Ida Hammers Louisiana, Impact Felt In NWFL
Rain from Category-4 storm Ida is drenching Panhandle
As Hurricane Ida makes her way inland, preparations are underway along the Gulf Coast to assess damage and needs once the winds and water subside. The American Red Cross is among organizations gearing up.
“We plan a week out because we’ve got to move stuff around. And with the uncertainty of the track several days ago, we had planned on opening shelters,” said Jerry Kindle, Executive Director of the American Red Cross’ Northwest Florida chapter. But, when Ida adjusted, so did they.
“When [Ida] got past the land masses down there, got into the Gulf and the track got stabilized, then we quickly shifted and started sending folks to Mississippi and Alabama, Kindle said. “This is not going to be a passing storm – this is a big deal. This is going to be months of work. And so we’re already there, and we continuing to support that.”
The Pensacola-area chapter has sent dozens of volunteers and staffers to the west, along with a fleet of ERVs — emergency response vehicles that are used for mobile feeding, relief supply distribution, client casework and other activities in disaster areas.
“Some of those were staged here for us, and of course our region has 5 ERVs, and I’m sure that most of those will be going as well,” said Kindle. “Our region goes from here to Jacksonville. We have 35 counties in our region; our chapter is 10 counties. But again, we’ve been working this for over a week already, and we’re in for the long haul.”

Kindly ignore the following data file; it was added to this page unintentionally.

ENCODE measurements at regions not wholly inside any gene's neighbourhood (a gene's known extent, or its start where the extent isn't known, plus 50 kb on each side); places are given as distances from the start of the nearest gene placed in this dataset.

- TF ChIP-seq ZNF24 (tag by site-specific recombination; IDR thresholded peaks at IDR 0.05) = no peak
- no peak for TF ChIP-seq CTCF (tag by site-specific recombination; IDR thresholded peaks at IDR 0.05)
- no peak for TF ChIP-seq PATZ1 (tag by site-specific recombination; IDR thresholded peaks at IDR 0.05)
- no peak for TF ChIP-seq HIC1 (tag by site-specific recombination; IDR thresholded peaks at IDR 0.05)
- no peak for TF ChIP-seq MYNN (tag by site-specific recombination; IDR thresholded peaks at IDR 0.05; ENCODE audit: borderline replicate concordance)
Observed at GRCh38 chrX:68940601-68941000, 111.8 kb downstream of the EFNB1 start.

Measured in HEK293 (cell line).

The Pensacola contingent will be under the control of the Alabama and Mississippi Red Cross chapters, based in Mobile and Jackson, respectively. The standard tour of duty is two weeks, but Kindle says that’s flexible.
“Oftentimes we have a lot of people, good hearts and Red Crossers, and the first question they get asked when they get into an operation is do they want to extend? The minimum is two weeks and typically, a lot of those folks will sign up for three weeks to begin with, and then they’ll take shifts where a team will come in and relieve them and then they’ll come back and do three weeks when it’s a long-term operation like this.”
Responses to Hurricane Ida, in many instances, are based on lessons learned from previous storms — Ivan, Katrina, and Sally, among others. The Red Cross’ Jerry Kindle says basically, Ida is her own hurricane, comparing it to Katrina’s impact on Pensacola.
“This storm doesn’t have the surge that Katrina had, but [has] the wind and the heavy rain; and it’s going to be more centralized over Louisiana,” he said. “We don’t have a tidal surge but we have a more direct hit in those low-lying areas. We’re very concerned that it’s going to be a very big, long-term operation.”
More information for those wishing to make donations to hurricane relief efforts is at redcross.org.